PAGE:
30 of Edward Albee’s Greatest Lines


Today, we celebrate the 85th birthday of one of America’s greatest playwrights, Edward Albee, the mastermind behind Who’s Afraid of Virginia Woolf?, The Zoo Story, and The Goat: or, Who Is Sylvia? — plus, oh, 30-odd more. To honor the great (and often somewhat crotchety) writer on his birthday, we’ve put together a list of some of his greatest lines, from his interviews, nonfiction, and plays. After the jump, indulge in a little Albee talk, and let us know if we missed your favorite quip in the comments.

“Good writers define reality; bad ones merely restate it. A good writer turns fact into truth; a bad writer will, more often than not, accomplish the opposite.” — In the Saturday Review, May 4, 1966

“You gotta have swine to show you where the truffles are.” — Who’s Afraid of Virginia Woolf?

“What I wanted to get at is the value difference between pornographic playing-cards when you’re a kid, and pornographic playing-cards when you’re older. It’s that when you’re a kid you use the cards as a substitute for a real experience, and when you’re older you use real experience as a substitute for the fantasy.” — The Zoo Story

“If you have no wounds, how can you know if you’re alive?” — The Play About the Baby

“Sometimes a person has to go a very long distance out of his way to come back a short distance correctly.” — The Zoo Story

“A play is fiction — and fiction is fact distilled into truth.” — In The New York Times, September 18, 1966

“I survive almost any onslaught with a shrug, which must appear as arrogance, but really isn’t because I’m not an arrogant person. When you write a play, you make a set of assumptions — that you have something to say, that you know how to say it, that its worth saying, and that maybe someone will come along for the ride. That’s all. And then you go about your business, assuming you’d be the first to know if your talent has collapsed.” — As quoted in Conversations with Edward Albee, 1988 by Philip C. Kolin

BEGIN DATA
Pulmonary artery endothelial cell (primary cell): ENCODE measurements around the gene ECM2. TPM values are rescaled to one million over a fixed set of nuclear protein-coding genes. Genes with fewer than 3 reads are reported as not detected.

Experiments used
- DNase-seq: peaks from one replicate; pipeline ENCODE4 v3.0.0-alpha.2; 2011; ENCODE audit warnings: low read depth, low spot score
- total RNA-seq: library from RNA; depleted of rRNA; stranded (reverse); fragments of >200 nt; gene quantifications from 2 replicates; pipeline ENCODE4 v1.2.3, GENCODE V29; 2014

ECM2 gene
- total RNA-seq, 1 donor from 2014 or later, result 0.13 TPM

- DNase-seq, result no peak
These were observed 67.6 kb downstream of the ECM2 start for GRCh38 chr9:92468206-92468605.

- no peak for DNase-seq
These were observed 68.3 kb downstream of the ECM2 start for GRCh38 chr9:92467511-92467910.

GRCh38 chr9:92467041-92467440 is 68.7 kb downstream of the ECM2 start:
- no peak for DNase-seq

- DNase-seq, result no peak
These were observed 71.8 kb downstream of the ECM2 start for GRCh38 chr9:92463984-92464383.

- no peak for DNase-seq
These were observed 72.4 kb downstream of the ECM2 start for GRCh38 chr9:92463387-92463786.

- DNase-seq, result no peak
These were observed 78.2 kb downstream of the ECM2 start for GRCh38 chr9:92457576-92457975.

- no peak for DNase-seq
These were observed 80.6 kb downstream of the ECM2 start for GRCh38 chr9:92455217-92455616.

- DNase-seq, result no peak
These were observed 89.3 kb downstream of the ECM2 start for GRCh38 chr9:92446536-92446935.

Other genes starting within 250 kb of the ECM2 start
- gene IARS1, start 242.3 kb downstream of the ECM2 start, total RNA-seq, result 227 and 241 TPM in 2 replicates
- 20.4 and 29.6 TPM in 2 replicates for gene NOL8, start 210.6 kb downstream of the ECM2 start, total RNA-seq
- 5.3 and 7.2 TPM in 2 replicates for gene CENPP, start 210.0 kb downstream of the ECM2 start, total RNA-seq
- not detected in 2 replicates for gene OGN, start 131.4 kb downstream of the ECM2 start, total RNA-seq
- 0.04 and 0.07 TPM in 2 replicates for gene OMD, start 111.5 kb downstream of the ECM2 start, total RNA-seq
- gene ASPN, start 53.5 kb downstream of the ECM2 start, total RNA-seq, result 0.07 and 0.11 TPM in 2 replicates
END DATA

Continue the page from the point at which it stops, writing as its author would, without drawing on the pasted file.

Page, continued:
“If Attila the Hun were alive today, he’d be a drama critic.” — As quoted in Theater Week, 1988

“A playwright is someone who lets his guts hang out on the stage.” — From Shoptalk: Conversations About Theater and Film with Twelve Writers, One Producer — and Tennessee Williams’ Mother by Dennis Brown, 1993

“Remember one thing about democracy. We can have anything we want and at the same time, we always end up with exactly what we deserve.” — As quoted in Unleashing Intellectual Capital by Charles Ehin, 2000

“I have been both overpraised and underpraised. I assume by the time I finish writing — and I plan to go on writing until I’m 90 or gaga — it will all equal itself out… You can’t involve yourself with the vicissitudes of fashion or critical response. I’m fairly confident that my work is going to be around for a while. I am pleased and reassured by the fact that a lot of younger playwrights seem to pay me some attention and gain some nourishment from what I do.” — As quoted in Conversations with Edward Albee by Philip C. Kolin, 1988

“The gods too are fond of a joke.” — Who’s Afraid of Virginia Woolf?

“Every monster was a man first.” — Tiny Alice

“I have a fine sense of the ridiculous, but no sense of humor.” — Who’s Afraid of Virginia Woolf?

“Unless you are terribly, terribly careful, you run the danger — without even knowing it is happening to you — of slipping into the fatal error of reflecting the public taste instead of creating it. Your responsibility is to the public consciousness, not to the public view of itself.”